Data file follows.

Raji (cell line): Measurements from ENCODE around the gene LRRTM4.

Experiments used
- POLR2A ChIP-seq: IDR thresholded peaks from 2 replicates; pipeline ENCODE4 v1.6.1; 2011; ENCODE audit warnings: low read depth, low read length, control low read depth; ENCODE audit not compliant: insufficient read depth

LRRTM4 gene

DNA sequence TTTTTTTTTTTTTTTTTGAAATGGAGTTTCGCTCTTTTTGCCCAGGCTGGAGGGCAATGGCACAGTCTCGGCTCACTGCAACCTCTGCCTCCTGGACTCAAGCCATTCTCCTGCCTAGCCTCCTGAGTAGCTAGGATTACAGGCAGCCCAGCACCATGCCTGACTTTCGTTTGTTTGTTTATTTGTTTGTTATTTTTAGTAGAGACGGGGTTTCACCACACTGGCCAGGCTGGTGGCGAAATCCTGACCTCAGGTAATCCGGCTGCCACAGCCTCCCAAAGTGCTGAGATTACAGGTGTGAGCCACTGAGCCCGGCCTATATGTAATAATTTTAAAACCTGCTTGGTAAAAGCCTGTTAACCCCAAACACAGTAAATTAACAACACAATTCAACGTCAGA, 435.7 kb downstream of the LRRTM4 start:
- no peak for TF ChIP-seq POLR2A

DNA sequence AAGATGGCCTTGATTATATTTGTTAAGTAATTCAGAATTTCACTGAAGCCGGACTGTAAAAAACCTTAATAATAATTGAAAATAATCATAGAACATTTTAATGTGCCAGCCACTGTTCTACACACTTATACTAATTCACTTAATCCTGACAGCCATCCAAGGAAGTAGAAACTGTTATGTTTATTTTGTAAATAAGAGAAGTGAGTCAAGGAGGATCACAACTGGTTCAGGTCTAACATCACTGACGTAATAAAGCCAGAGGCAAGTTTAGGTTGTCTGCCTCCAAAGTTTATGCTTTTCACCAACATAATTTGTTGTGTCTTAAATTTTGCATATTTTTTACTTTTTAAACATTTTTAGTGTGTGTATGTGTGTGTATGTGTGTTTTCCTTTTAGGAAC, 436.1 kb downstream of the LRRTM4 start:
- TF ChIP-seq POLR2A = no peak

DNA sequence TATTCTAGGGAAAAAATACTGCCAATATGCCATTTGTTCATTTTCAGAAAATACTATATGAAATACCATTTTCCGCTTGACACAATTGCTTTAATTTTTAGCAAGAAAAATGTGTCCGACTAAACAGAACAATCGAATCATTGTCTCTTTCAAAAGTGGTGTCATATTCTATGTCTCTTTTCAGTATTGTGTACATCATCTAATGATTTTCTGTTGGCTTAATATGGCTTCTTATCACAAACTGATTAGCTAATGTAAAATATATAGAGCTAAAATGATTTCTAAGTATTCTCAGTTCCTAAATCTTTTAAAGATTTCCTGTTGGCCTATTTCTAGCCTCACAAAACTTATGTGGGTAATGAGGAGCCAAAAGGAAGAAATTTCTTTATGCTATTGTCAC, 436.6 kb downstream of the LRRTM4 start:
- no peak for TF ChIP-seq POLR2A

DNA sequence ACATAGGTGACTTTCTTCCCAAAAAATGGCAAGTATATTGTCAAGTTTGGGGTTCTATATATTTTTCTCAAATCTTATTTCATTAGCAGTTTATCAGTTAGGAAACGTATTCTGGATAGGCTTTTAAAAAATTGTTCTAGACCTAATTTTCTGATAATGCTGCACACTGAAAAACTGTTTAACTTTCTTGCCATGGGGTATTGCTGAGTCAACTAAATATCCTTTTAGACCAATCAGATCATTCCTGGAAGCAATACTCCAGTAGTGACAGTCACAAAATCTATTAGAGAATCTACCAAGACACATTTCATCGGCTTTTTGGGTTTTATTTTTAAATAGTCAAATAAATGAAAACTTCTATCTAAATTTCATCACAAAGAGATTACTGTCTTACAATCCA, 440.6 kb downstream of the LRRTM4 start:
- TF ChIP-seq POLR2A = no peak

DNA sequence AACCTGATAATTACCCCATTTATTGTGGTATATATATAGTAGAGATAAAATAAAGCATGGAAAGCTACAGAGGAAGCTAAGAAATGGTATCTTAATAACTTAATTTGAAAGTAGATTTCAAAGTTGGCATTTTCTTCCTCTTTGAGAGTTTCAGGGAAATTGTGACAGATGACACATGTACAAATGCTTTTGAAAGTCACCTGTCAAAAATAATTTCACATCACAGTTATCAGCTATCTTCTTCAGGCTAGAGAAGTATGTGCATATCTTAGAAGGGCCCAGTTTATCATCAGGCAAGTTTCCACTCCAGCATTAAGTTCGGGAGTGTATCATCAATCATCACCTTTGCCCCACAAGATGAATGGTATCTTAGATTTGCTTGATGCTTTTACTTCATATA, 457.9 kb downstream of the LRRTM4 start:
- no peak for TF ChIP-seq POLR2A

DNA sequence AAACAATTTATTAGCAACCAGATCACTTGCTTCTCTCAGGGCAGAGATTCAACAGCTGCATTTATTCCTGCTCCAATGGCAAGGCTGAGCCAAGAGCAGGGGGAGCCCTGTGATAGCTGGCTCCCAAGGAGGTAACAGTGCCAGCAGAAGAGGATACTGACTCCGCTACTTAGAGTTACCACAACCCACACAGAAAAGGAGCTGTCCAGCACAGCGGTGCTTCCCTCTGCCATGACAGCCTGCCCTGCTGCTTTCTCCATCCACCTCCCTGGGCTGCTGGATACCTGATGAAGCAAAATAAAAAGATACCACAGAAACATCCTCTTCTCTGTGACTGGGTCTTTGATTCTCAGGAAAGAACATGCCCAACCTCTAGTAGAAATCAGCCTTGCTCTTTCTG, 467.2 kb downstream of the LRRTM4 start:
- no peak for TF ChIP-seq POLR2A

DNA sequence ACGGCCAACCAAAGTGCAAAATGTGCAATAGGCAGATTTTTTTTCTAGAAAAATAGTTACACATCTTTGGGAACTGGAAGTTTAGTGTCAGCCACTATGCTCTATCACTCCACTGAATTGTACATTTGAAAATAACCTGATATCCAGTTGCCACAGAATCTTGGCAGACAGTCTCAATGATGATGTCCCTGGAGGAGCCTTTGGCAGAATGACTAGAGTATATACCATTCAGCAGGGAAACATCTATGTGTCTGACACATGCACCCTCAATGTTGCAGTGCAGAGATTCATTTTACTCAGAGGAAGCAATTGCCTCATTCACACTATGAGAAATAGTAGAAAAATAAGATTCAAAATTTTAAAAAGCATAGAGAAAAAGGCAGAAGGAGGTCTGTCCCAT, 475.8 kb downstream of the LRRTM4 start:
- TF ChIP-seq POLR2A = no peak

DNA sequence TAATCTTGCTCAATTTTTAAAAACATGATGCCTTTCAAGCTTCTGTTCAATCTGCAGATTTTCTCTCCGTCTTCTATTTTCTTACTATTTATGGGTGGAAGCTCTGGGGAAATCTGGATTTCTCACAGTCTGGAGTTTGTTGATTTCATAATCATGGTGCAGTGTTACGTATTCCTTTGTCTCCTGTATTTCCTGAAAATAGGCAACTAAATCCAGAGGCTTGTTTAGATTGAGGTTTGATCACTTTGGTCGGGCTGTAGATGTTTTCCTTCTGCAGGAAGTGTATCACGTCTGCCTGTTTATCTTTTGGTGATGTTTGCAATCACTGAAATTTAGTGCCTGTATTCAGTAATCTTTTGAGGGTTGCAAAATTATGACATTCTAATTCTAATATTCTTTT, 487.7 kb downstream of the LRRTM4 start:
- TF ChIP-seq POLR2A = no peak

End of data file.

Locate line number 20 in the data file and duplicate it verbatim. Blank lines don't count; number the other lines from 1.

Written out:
- TF ChIP-seq POLR2A = no peak